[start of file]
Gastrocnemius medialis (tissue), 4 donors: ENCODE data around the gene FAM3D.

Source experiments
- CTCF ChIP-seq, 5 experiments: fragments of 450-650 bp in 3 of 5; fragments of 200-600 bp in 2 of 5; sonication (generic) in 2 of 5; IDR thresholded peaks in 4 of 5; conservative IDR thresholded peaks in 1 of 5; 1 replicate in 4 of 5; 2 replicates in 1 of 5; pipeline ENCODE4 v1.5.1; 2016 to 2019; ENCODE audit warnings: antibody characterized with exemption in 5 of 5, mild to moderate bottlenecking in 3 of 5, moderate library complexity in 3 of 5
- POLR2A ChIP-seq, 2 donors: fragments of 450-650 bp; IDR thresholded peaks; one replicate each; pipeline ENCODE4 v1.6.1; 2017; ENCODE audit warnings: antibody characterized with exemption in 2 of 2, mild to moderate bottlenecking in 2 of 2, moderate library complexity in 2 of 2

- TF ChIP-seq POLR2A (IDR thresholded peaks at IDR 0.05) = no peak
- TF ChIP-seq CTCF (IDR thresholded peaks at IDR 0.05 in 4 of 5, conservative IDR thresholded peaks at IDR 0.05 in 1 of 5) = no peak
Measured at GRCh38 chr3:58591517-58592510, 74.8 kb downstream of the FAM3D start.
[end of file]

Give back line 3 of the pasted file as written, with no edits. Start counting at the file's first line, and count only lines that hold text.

- CTCF ChIP-seq, 5 experiments: fragments of 450-650 bp in 3 of 5; fragments of 200-600 bp in 2 of 5; sonication (generic) in 2 of 5; IDR thresholded peaks in 4 of 5; conservative IDR thresholded peaks in 1 of 5; 1 replicate in 4 of 5; 2 replicates in 1 of 5; pipeline ENCODE4 v1.5.1; 2016 to 2019; ENCODE audit warnings: antibody characterized with exemption in 5 of 5, mild to moderate bottlenecking in 3 of 5, moderate library complexity in 3 of 5